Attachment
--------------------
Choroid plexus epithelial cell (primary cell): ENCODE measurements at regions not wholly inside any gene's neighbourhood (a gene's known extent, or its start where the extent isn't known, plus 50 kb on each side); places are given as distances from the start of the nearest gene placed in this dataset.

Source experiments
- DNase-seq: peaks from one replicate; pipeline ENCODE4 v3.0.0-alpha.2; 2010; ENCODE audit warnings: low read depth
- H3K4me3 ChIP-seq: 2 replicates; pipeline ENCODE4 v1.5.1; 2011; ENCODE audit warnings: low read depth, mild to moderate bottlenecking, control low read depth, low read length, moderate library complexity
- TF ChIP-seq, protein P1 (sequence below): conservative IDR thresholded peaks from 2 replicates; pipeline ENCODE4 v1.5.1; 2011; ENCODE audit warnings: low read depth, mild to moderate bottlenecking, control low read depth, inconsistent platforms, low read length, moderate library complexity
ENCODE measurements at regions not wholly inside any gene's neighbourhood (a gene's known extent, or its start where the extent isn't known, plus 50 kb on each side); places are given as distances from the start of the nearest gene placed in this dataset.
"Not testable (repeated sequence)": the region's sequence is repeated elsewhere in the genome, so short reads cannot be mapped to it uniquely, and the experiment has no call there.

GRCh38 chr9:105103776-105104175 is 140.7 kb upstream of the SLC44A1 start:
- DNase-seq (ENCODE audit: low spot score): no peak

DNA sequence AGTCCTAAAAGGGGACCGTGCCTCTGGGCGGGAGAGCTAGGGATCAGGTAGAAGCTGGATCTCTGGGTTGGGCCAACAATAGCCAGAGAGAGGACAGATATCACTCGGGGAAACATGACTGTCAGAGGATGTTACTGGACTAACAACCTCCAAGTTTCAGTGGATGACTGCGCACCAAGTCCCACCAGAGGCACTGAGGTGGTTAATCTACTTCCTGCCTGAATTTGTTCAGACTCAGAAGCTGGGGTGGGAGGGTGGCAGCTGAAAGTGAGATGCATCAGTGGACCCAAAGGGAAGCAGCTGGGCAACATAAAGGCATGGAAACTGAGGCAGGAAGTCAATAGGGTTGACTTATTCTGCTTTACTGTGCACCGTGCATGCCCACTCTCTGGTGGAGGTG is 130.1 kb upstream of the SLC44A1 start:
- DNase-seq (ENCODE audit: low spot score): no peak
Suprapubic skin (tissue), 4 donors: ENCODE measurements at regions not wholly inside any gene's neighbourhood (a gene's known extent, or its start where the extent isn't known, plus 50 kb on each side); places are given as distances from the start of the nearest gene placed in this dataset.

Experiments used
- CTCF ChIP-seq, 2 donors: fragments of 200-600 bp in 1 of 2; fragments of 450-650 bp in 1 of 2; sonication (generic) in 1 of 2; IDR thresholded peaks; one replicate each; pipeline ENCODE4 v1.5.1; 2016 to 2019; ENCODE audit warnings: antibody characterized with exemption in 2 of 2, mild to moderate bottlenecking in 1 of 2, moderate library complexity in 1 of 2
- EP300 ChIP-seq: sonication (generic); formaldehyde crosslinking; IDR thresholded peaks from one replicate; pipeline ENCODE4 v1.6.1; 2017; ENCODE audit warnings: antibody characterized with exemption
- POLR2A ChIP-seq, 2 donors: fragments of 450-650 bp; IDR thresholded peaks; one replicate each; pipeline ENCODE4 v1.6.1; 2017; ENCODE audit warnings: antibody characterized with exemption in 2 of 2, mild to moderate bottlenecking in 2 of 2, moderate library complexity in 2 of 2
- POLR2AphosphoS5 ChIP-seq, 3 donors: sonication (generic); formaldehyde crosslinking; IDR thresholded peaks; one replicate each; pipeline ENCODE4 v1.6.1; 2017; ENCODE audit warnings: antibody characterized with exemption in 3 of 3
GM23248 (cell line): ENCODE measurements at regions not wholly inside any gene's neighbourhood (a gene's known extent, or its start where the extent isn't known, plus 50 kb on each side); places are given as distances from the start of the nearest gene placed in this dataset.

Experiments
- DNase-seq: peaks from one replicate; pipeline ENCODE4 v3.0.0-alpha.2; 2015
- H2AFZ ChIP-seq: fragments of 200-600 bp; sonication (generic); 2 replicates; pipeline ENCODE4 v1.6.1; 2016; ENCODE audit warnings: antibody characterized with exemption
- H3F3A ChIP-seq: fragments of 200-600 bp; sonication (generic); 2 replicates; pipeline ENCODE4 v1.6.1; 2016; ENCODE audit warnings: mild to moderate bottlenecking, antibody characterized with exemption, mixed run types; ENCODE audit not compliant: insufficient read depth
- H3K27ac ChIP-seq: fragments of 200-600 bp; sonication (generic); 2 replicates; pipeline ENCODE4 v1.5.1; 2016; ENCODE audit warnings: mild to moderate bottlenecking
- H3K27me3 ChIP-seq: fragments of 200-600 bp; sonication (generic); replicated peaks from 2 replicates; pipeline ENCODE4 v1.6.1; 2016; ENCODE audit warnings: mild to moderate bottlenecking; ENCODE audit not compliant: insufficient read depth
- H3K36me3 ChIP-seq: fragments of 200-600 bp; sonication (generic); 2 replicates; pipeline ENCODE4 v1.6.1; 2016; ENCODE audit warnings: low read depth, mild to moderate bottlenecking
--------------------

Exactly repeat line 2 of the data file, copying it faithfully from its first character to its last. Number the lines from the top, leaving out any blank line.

Source experiments